As we are at the end of the school year I have been doing some reflecting on Jack’s academic voyage to date. I realised that since he entered the education system he has had to have a fair bit time away from the classroom because of LCH.
In September 2014 I can clearly remember chatting to Mrs Rathbone who was the nursery class Teaching Assistant at Denton West End. We were stood in the out door play area and it was a ‘settling in’ morning for the children and for the parents to meet the staff. She was friends with Jack’s childminder Dawn so Jack knew her as they had been on days out together and stuff. I was telling her how over the summer he had started to be a bit fussy with his food, he was drinking a lot of water and that I had took him to the doctors and that the nurse practitioner had suggested it was habitual and told me to bring him back in a few weeks. I actually told her to monitor his drinking and not let him guzzle loads of water as we thought this was filling him up and putting him off eating. She agreed to keep an eye on him. It makes my stomach turn thinking back to it now. He had only completed a week of afternoons when I got the call from Dawn that set the ball rolling with the trip to A&E.
I am grateful that I had that conversation with Mrs Rathbone and that she and Mrs Miller took heed of what I said and were quick to report to Dawn that Jack had appeared lethargic and unwell. If they had not been on the ball things could have been a lot worse for Jack. When he was admitted to hospital he was severely dehydrated and required fluids. We now know this was because the disease had attacked his pituitary gland and caused a condition called Diabetes Insipidus. He takes medication twice a day for this now to stop him becoming dehydrated and possibly fitting.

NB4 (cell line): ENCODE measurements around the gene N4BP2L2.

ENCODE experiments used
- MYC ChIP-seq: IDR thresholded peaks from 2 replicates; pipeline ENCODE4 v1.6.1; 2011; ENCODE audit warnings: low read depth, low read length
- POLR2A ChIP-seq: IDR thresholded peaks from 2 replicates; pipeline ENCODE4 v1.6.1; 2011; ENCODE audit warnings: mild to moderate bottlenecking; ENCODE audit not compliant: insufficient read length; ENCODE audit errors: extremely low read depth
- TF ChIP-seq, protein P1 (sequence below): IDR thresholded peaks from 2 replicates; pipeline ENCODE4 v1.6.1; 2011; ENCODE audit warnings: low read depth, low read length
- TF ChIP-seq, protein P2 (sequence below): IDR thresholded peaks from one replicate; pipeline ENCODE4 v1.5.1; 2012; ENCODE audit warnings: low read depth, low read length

Lee and I made the decision to keep Jack out of the nursery for the rest of the first term. When you first enter oncology land you get that absolute shits put up you about risk of infection, neutrophils, CHICKEN POX and so on. He also had a hickman line (wiggle) which is basically a plastic tube sticking out from near his armpit, with a direct tube right in to the jugular. Although this was kept in place with dressings, you are sent home with this blue plastic scissor-looking device that is called a ‘clamp’ and is to be used just in case the line becomes severed…..YIKES. All that was a bit too much for us at the time and as it was ‘only nursery’ we wanted him to stay either at home or in the safe and familiar bosom of his wonderful childminder Dawn.
Once we had got used to ‘the new normal’ he went back to school in the new year. His physical appearance had changed quite dramatically, he had gone from thin and gaunt looking to rotund with a round moon face familiar to kids on high dose steroids. The teachers were wonderful in helping him to settle back in. We were worried because a lot of the children had made friendships in the first term but the team at Denton West End were very good.
My only complaint really would be in relation to how the senior leadership team initially responded to the diagnosis. We requested a meeting with the relevant staff and our Macmillan nurse so she could explain about Jack’s condition and the risks and things they needed to be mindful of. She told them that a communication would need to be circulated to advise parents that a child in the school was immunosuppressed and that they needed to let the school know immediately if their child had chicken pox. Macmillan have a standard letter that schools just pop on to their letter headed paper and circulate. There was some resistance from leaders at first as they didn’t feel it was prudent to circulate and cause ‘panic’ amongst the parents. Our dear Macmillan Nurse Andrea was incredibly level headed and told them …….in no uncertain terms, that not following this guidance could result in a fatality. The letter was circulated.
I suspect other oncology parents will relate to the chicken pox anxiety. Frantic calls to the oncology ward or the macmillan team to check if you need to go in are common place. There was a number of occasions that the school called to tell me of a chicken pox outbreak and we just kept him off until it was clear.
Mrs Miller & Mrs Rathbone, thank you for helping Jack to settle back in to school after so much absence.
Jack was nearing the end of treatment when he joined Miss Landy’s class in reception. By this time he was well in to the routine of meds and was used to his wiggle. Miss Landy had actually gone to school with Jack’s uncle Mark and was really very lovely and keen to understand everything about his condition. Again we met with the team to discuss the risks and so on and she would call regularly with updates on illnesses going round or if Jack was under the weather. He grew very fond of her and was sad to leave her class. She had a little boy herself and whenever I spoke to her about Jack I could tell she genuinely cared about him and was putting herself in my place.